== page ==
Gordon Ramsay’s favourite, Prashad, are offering ‘Christmas with Kaushy’ at the Dean Clough Cooking School, featuring  the sumptuous Gujerati rice dish Batsai Kitchdi and a fruit-studded semolina  pud. In London, meanwhile, Sumayya Jamil-aka the Pukka Paki- will be showing students a Royal Pakistani Christmas Dinner of aromatic Kashmiri lamb leg, biriyani and a rather fancy bread pudding quite literally fit for a king.

Another of Twitter’s ‘Masala Babes’, Cook In A Curry, will be holding a Christmas class on ‘Easy Indian Curries’ in Newcastle. Raised in Mumbai, Maunika Gowardhan will demonstrate a raft of techniques handy to have under your belt to whip up something spicy for seasonal gatherings. Featuring  Indian breads and canapés, students at this one will be able to give the Iceland platter a wide berth.

Snacks, treats and gifts

Don’t restrict the influence to the dining table. A host of small upstart companies are busy knocking up the kind of Indian-style luxury edibles that puts the selection box to shame. Fortnum and Mason are firmly on board, nuancing their staunchly British shop floor with deliciously exotic treats that are crying out to be shared. Or perhaps kept to oneself and scoffed in front of the fire when getting into a tussle with some wrapping paper and the errant end of the Sellotape roll.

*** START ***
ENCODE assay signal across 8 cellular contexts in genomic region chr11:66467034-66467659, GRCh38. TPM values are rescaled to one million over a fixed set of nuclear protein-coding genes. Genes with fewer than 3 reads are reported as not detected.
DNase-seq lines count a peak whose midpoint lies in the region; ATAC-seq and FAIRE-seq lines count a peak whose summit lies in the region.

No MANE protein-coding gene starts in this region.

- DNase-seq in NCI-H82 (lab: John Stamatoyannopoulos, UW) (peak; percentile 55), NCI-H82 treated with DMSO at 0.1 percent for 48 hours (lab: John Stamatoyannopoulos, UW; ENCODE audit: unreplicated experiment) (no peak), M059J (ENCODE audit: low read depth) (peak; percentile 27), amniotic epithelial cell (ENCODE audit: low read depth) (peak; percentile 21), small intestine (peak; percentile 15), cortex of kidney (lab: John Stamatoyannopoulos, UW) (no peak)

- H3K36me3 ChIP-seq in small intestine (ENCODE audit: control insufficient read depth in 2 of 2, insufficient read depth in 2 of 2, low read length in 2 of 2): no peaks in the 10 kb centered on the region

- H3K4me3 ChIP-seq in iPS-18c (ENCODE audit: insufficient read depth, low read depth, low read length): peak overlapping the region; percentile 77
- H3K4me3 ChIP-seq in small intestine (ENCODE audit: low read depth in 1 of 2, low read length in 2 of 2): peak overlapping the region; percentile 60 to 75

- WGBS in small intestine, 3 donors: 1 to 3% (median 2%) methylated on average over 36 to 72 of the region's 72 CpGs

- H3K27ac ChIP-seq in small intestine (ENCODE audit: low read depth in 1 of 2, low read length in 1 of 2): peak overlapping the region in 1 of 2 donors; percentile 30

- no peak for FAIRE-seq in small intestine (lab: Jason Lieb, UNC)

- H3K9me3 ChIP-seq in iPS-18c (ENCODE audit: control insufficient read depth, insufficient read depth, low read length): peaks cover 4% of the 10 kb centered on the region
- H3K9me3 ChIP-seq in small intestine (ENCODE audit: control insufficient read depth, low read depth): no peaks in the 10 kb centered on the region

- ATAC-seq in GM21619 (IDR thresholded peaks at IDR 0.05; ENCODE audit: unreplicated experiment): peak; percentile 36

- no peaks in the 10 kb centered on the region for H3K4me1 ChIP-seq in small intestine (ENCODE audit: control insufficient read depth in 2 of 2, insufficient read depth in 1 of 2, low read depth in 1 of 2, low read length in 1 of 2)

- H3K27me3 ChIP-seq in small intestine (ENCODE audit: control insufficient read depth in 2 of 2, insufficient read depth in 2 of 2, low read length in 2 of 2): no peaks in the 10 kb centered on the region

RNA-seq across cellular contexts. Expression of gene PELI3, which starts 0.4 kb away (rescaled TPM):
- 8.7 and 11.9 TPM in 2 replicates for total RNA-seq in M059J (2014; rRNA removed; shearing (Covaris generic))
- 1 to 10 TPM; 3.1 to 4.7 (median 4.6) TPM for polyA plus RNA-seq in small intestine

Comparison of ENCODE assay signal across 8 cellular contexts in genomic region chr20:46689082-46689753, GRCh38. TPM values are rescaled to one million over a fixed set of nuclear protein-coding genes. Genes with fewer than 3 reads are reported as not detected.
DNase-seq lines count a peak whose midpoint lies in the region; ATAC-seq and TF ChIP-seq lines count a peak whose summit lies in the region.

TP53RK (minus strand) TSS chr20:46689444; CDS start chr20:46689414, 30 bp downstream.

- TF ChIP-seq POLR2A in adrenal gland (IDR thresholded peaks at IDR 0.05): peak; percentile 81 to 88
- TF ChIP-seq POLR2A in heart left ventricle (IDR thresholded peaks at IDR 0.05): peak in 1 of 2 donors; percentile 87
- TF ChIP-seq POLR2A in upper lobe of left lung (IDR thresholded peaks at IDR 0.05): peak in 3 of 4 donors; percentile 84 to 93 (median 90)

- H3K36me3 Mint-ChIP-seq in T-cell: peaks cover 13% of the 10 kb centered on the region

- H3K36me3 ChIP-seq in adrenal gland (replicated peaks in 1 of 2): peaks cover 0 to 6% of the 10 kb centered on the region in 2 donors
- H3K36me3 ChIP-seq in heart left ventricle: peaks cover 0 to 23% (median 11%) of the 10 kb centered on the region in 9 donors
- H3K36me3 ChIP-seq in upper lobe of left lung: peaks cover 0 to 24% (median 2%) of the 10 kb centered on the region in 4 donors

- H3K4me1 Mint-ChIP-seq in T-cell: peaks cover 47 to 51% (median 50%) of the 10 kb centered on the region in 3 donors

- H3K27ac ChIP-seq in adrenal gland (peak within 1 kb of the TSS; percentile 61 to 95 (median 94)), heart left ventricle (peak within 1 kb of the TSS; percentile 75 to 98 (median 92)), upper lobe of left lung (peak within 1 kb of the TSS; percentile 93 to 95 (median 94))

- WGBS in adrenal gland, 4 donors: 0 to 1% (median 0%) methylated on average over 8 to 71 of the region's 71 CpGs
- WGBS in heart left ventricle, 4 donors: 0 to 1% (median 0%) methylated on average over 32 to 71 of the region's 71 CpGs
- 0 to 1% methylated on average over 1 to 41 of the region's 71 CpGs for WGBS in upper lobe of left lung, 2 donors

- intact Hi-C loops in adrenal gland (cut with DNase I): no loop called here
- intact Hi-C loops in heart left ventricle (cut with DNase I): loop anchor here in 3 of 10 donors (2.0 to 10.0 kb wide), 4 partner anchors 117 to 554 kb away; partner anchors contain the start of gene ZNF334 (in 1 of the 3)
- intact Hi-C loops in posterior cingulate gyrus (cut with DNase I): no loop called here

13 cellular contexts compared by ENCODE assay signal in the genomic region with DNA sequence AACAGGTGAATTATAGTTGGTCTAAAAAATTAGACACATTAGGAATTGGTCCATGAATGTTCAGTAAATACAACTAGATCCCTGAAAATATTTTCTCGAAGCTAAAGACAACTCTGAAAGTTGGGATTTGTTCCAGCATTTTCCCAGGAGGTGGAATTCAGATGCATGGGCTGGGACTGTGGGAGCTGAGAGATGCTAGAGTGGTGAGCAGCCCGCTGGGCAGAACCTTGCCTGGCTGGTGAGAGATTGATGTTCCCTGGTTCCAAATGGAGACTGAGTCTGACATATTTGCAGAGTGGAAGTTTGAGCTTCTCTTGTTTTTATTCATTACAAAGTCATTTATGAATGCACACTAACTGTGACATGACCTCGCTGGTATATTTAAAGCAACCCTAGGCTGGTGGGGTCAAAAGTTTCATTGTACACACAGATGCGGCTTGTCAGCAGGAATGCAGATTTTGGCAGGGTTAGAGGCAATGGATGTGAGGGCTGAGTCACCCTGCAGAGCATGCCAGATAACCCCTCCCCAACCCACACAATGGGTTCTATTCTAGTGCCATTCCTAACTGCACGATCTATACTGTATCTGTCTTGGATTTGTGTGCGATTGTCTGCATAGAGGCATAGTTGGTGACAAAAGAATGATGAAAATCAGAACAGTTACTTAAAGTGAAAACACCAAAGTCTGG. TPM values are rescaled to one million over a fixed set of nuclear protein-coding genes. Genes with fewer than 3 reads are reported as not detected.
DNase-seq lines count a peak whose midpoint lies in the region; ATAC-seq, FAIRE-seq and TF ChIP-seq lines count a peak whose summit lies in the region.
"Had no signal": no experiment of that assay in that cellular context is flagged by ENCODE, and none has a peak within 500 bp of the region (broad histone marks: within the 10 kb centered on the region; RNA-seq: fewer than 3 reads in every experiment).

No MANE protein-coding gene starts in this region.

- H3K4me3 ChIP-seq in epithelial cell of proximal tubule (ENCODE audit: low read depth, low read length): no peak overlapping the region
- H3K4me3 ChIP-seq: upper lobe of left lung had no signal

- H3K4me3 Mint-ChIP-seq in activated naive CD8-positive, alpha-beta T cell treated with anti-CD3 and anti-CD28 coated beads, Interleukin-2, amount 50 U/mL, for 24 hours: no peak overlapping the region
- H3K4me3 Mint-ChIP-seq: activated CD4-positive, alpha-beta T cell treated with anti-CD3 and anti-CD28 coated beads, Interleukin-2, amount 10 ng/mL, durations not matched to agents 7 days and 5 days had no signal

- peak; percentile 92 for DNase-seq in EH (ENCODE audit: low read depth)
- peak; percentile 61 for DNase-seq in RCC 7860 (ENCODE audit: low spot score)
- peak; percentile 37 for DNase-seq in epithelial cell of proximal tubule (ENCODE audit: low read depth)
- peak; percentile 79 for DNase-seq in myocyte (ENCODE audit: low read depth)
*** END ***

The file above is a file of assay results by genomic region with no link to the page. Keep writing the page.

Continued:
Green Saffron

Green Saffron supply Fortnum & Mason with their own spice blend for use in the legendary Christmas puds. Their own family recipe is also pretty legendary, whilst the Mulling Spices will have you drunk off the aromas before you’ve even added the booze. Apple-based mincemeat is a convincing argument against making your own, heady with spices and thankfully lacking that common cloy. If you must go for that bloomin’ bird, Green Saffron’s Turkey Delight will gussy the leftovers up just enough to justify its original tabletop presence.